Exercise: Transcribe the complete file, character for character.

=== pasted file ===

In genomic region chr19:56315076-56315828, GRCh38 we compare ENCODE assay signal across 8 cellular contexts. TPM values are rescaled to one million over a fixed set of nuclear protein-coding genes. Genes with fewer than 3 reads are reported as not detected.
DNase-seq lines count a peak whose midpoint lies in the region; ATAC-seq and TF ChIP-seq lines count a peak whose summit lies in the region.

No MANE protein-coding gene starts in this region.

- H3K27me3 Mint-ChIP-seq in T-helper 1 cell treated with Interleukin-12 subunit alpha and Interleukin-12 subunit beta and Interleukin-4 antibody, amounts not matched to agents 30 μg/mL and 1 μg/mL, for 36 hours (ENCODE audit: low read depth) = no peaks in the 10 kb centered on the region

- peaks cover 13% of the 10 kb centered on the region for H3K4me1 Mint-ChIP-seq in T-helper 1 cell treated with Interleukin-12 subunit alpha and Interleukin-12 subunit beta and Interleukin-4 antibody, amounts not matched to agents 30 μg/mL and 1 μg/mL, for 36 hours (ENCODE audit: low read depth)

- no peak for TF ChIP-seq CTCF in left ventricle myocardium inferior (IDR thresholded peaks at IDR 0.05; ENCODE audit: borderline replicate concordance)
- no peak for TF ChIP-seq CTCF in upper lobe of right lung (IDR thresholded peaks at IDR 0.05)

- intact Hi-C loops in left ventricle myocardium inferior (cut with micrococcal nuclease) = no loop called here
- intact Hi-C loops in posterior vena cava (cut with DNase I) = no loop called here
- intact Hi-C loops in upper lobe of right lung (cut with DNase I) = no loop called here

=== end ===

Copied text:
In genomic region chr19:56315076-56315828, GRCh38 we compare ENCODE assay signal across 8 cellular contexts. TPM values are rescaled to one million over a fixed set of nuclear protein-coding genes. Genes with fewer than 3 reads are reported as not detected.
DNase-seq lines count a peak whose midpoint lies in the region; ATAC-seq and TF ChIP-seq lines count a peak whose summit lies in the region.

No MANE protein-coding gene starts in this region.

- H3K27me3 Mint-ChIP-seq in T-helper 1 cell treated with Interleukin-12 subunit alpha and Interleukin-12 subunit beta and Interleukin-4 antibody, amounts not matched to agents 30 μg/mL and 1 μg/mL, for 36 hours (ENCODE audit: low read depth) = no peaks in the 10 kb centered on the region

- peaks cover 13% of the 10 kb centered on the region for H3K4me1 Mint-ChIP-seq in T-helper 1 cell treated with Interleukin-12 subunit alpha and Interleukin-12 subunit beta and Interleukin-4 antibody, amounts not matched to agents 30 μg/mL and 1 μg/mL, for 36 hours (ENCODE audit: low read depth)

- no peak for TF ChIP-seq CTCF in left ventricle myocardium inferior (IDR thresholded peaks at IDR 0.05; ENCODE audit: borderline replicate concordance)
- no peak for TF ChIP-seq CTCF in upper lobe of right lung (IDR thresholded peaks at IDR 0.05)

- intact Hi-C loops in left ventricle myocardium inferior (cut with micrococcal nuclease) = no loop called here
- intact Hi-C loops in posterior vena cava (cut with DNase I) = no loop called here
- intact Hi-C loops in upper lobe of right lung (cut with DNase I) = no loop called here